A wind turbine taller than Big Ben has been approved for a Tuxford business site following a planning meeting.
Standing at 99.5m from base to tip, the turbine would be used to power the business premises of applicants Walker And Son Hauliers.
But the decision has sparked outrage from one family concerned about the effect it would have on its youngest member.
Christine Southern of Markham Road said she and her daughter Lucinda, 23, who suffers from hyperacusis, a condition causing ultra-sensitive hearing, would have to move house.
“It was a foregone conclusion. Why we bothered going, I don’t know,” she said of the meeting.
“They very obviously were not interested.”
Lucinda’s condition, which she has suffered from all her life, means that even sounds unnoticed by the casual listener can be unbearable.
It means that the usually silent operation of existing wind turbines – such as one at the Worksop B&Q site – become a painful string of sounds to Lucinda’s ears.
“One councillor said the turbine at Worksop doesn’t make a noise – it doesn’t to everyone else, but we can’t get that close to it,” said Mrs Southern.
The hyperacusis has effectively narrowed down the Southerns’ choice of places to call home, as they search for a place to live without any proximity to turbines, or other objects that could upset the condition.
Lucinda’s condition was discussed in written representation by her GP, while the concerns of other villagers were represented at last week’s meeting by district councillor John Ogle and Tuxford councillor Andrew Kettle1.
At the meeting, the decision faced by members was described by Councillor Mike Pugsley as “a case for carbon emissions and climate change against inconvenience and public noise”.
Councillor Brian Hopkinson, who lives less than 0.5km from the B&Q turbine, said the noise would not be of concern to those not affected by hyperacusis.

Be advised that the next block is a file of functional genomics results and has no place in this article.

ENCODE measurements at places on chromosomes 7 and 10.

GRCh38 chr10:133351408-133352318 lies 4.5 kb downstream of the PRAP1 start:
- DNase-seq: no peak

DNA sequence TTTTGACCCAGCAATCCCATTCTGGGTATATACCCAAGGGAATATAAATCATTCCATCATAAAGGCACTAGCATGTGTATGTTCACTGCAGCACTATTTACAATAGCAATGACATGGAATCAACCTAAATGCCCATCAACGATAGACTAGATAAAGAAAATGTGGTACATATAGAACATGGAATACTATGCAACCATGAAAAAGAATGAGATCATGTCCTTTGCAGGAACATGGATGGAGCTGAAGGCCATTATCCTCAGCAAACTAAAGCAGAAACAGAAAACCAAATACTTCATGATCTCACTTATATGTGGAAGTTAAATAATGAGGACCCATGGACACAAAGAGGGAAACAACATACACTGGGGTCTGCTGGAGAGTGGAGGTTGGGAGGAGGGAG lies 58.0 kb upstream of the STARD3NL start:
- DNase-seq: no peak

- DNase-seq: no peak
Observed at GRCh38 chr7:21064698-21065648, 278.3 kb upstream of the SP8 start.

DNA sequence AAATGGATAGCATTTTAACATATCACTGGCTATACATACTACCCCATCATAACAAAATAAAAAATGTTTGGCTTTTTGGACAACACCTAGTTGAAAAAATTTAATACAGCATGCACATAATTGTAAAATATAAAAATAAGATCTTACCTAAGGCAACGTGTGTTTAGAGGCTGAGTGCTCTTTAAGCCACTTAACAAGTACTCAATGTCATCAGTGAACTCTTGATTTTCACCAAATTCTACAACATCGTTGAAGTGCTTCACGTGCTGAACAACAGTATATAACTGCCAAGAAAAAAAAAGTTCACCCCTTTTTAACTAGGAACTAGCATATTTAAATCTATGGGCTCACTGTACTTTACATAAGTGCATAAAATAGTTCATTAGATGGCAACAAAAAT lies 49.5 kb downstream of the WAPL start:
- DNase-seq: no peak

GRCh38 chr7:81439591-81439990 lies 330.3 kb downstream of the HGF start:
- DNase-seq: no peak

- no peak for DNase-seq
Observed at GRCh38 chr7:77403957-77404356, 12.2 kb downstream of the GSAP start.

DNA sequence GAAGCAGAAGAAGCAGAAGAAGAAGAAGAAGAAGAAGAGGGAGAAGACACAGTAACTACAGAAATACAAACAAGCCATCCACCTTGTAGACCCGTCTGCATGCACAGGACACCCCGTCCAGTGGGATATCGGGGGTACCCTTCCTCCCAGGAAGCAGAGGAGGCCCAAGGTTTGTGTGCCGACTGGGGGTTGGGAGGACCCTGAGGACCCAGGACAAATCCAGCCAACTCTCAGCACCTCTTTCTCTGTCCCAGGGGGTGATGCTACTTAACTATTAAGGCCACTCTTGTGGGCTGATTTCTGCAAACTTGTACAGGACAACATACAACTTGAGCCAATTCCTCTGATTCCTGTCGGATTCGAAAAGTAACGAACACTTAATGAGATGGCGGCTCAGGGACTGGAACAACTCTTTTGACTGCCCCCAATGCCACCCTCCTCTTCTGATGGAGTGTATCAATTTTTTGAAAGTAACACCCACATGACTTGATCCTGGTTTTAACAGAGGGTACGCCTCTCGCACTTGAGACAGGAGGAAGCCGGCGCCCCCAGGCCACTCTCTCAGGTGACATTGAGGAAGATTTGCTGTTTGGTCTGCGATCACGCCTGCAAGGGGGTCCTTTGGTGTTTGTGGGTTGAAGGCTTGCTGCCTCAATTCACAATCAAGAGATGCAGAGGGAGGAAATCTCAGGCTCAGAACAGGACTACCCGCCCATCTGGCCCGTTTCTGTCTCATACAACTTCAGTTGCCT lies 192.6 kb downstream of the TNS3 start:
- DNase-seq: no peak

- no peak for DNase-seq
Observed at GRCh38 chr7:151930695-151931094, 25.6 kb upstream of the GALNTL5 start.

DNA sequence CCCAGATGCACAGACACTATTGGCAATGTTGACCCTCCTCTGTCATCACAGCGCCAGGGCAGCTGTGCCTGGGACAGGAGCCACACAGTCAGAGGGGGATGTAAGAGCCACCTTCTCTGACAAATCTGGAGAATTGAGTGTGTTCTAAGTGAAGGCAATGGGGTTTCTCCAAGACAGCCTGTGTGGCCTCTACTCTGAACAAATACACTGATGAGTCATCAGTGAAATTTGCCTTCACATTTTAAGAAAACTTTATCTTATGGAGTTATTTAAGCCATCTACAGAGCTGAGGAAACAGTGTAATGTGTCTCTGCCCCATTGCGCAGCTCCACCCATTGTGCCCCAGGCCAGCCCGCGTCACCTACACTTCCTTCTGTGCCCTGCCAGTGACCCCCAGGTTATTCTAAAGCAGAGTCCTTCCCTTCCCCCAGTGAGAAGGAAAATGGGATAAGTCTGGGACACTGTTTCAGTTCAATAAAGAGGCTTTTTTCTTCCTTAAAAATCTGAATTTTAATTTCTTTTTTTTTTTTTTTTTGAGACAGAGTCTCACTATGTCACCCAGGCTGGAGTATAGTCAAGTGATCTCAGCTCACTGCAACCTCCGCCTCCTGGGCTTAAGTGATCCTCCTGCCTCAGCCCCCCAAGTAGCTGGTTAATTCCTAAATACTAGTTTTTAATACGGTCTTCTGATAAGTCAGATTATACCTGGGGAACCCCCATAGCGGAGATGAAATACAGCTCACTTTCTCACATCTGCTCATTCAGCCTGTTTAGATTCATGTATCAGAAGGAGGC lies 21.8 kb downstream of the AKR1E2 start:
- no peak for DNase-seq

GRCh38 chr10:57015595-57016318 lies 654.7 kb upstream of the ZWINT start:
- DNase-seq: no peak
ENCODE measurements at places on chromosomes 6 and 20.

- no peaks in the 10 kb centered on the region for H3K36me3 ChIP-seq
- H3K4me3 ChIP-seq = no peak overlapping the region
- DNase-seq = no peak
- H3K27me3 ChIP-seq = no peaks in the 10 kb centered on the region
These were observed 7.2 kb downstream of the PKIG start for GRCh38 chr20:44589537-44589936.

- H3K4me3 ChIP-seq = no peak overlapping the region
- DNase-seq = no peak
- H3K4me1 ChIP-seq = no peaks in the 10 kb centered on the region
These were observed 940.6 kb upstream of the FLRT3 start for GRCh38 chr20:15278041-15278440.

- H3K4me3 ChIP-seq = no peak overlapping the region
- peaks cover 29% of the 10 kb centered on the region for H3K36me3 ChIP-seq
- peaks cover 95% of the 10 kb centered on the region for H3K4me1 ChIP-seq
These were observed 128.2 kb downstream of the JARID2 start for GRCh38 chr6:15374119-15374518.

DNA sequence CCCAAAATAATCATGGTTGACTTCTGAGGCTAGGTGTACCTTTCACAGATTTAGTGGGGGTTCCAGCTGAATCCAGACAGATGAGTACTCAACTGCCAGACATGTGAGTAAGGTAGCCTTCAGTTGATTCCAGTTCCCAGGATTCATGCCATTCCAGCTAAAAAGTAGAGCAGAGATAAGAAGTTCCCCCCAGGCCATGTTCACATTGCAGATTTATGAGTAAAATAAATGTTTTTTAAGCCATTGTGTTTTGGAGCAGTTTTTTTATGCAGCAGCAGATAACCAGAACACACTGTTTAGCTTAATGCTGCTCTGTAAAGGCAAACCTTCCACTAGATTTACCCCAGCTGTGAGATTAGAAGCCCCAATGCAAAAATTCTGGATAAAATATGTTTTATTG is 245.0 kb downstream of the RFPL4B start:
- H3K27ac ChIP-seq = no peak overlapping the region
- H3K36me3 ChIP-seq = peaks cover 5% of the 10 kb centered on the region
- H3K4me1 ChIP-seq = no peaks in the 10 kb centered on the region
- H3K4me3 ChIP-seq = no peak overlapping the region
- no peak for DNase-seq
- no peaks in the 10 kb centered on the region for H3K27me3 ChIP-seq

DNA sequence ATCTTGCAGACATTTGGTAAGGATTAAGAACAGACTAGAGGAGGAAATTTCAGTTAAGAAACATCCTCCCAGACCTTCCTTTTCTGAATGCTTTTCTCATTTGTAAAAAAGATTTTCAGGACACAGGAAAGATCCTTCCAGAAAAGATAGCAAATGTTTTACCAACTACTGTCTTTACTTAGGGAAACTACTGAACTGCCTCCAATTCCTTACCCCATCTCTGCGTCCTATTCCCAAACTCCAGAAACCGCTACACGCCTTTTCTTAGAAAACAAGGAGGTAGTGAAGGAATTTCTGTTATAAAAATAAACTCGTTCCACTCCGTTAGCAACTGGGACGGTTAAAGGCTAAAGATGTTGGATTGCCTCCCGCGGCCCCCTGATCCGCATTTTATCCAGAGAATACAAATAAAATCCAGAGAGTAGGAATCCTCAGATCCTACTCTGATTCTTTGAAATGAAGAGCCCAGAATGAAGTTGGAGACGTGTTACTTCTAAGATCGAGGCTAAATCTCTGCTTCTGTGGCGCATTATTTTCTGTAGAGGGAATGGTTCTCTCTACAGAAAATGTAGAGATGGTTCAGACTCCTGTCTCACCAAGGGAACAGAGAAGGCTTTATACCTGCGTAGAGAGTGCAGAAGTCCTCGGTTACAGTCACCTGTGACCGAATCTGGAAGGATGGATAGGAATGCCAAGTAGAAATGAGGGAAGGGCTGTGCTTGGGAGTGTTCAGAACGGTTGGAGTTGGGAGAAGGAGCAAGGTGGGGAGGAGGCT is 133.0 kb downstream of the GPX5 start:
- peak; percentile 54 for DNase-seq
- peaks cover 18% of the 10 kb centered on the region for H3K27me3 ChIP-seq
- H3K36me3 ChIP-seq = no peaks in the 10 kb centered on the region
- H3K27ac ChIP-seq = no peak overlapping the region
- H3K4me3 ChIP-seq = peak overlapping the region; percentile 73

“I live in Manton and 400m from my front window is one of the tallest wind turbines in the country,” he said.
“It’s built on the B&Q site and every day I take my dogs for a walk. At 30m to 40m from the base of that wind turbine, I assure you, you cannot hear it.”
What the country should focus on instead, he urged, was the need to eliminate its reliance on oil for power.
Retford renewable energy supplier and expert John Strawson, of Strawson’s Renewables, made a representation supporting the application at the meeting.
“I am supporting this because it’s local energy,” he said. “If we are going to beat global warming, we need a more locally based energy and heat network.
“This turbine does not rely on the National Grid to provide electricity.”
In the representation, he pointed to his company’s own turbine in East Drayton as an example of what to expect.
“Since its arrival, we have not had one objection,” he said. “In fact, the reaction after the turbine went up was, ‘we didn’t know what all the fuss was about’.”
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